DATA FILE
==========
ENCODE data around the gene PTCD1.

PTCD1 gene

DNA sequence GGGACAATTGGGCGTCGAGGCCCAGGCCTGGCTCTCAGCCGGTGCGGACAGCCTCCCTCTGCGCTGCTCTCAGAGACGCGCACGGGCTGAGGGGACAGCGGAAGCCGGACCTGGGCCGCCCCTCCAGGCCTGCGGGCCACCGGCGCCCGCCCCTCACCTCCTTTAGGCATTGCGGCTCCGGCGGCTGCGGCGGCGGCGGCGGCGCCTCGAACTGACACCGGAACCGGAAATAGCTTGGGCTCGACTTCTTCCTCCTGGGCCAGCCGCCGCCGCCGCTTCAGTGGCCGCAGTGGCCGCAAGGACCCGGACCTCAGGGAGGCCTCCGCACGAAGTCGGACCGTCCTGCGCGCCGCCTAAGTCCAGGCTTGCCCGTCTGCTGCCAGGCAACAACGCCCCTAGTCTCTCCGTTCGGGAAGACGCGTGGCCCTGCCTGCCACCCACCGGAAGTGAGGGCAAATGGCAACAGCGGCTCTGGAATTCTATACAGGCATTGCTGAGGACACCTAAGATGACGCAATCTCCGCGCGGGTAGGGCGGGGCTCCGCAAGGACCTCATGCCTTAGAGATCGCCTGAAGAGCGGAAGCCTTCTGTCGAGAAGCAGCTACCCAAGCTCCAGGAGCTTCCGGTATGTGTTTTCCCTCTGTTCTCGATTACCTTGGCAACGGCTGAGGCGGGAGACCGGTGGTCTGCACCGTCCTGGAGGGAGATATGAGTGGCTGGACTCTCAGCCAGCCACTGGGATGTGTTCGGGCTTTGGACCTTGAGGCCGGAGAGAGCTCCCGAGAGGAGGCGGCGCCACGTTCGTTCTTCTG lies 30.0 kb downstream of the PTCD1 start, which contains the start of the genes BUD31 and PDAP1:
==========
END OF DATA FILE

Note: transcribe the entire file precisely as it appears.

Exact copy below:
ENCODE data around the gene PTCD1.

PTCD1 gene

DNA sequence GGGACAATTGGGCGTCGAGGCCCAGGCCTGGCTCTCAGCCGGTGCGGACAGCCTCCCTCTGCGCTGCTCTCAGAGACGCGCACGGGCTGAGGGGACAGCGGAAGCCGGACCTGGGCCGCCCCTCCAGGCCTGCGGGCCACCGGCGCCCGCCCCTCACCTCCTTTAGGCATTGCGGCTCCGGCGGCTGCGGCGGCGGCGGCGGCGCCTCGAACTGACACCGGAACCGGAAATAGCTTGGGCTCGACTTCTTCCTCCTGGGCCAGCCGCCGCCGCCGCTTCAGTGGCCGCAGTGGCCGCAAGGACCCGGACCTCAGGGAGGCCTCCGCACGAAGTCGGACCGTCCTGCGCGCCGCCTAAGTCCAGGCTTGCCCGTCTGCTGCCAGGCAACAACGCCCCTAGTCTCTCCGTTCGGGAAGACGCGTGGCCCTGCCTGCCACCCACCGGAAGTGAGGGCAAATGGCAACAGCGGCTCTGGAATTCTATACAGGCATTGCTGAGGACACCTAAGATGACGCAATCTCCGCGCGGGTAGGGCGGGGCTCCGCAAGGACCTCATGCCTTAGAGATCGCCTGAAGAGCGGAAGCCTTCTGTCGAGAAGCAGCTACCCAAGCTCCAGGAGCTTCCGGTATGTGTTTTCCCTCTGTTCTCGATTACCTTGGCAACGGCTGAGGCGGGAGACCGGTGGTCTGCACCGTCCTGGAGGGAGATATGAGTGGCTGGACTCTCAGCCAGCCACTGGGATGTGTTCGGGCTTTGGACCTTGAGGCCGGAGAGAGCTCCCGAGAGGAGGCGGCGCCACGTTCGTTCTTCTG lies 30.0 kb downstream of the PTCD1 start, which contains the start of the genes BUD31 and PDAP1: